Sony has announced it will begin rolling out the latest version of Google’s mobile operating system, Android 4.0 Ice Cream Sandwich, to its 2011 range of Xperia Smartphones in April, but has warned it may not be as stable as version 2.3 Gingerbread.
In a blog post, the development team claimed Google’s Ice Cream Sandwich uses more power and memory, meaning that some users may want to stick with Gingerbread.
Proud owners of a brand new Sony Xperia S will have to wait a bit longer, with Sony saying they would reveal details about a second quarter release in the next few weeks.
However, somewhat inconveniently, Sony has said that Ice Cream Sandwich is such a “significant revamp” that it will not be available as an over the air update and users will have to upgrade via their computer. It added that there will be no notifications or requests to update, meaning that users will have to keep their eyes peeled.
“We’ll get back to you once the rollout begins to keep you in the loop with progress and to tackle any questions you might have,” said a blog post. “Please don’t worry if your kit (customised software specific to your operator and handset) isn’t immediately accessible; they will be made available as soon as they’re ready to go.”
However, the development team outlined the differences between Ice Cream Sandwich and Gingerbread, implying that users would have to choose between the revamped user interface and bells and whistles of the new OS, and the stability of the old version.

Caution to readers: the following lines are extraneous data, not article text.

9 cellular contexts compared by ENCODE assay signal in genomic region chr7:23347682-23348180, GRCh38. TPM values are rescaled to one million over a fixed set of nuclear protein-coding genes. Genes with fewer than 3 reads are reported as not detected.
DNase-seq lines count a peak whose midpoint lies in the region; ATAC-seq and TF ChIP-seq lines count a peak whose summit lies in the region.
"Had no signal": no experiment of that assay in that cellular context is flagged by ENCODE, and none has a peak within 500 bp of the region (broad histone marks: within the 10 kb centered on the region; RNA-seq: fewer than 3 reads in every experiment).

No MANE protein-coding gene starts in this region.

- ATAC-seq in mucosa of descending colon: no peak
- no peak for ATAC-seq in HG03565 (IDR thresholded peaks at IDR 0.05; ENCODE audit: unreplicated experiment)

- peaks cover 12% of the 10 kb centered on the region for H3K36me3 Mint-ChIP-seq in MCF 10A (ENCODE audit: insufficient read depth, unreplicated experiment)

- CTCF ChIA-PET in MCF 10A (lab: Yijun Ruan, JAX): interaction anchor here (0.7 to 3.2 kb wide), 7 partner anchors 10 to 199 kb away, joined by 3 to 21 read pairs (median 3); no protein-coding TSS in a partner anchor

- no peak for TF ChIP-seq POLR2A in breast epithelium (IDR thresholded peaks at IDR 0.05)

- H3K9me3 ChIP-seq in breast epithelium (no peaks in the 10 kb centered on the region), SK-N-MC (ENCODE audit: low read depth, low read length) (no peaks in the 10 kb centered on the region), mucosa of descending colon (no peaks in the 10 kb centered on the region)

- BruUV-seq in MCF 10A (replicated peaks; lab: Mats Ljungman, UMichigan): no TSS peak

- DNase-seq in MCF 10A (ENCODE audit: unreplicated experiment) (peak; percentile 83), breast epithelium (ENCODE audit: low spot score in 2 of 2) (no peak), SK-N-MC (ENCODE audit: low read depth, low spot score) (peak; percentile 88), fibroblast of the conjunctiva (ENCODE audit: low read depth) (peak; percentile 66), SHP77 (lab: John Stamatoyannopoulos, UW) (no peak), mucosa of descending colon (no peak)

“Although ICS is new and compelling in many ways, we would like all of our users to make an informed decision when selecting what Android software to use,” said the development team. “We are actually proud to say that our Gingerbread software is very stable and has great performance, so it’s not a bad idea to stay on this release.”
According to the blog post, Ice Cream Sandwich is more system-intensive and requires more RAM and CPU power. It also adds that Google has moved a lot of the SQL handling from the native to the Java layer, which slows down apps. It says that the Ice Cream Sandwich web browser uses 20 to 30MB more RAM than its Gingerbread counterpart.
The team says that the software was designed with the Samsung Galaxy Nexus, the first device to run it, in mind, meaning that Sony has had to adapt the software for Xperia smartphones. Sony announced its intention to upgrade its range last year, citing stability as an important consideration.
Ice Cream Sandwich features improved camera controls, multi-tasking, data counters, support for Near Field Communication (NFC), a redesigned interface, brand new contact system and a number of new security features.
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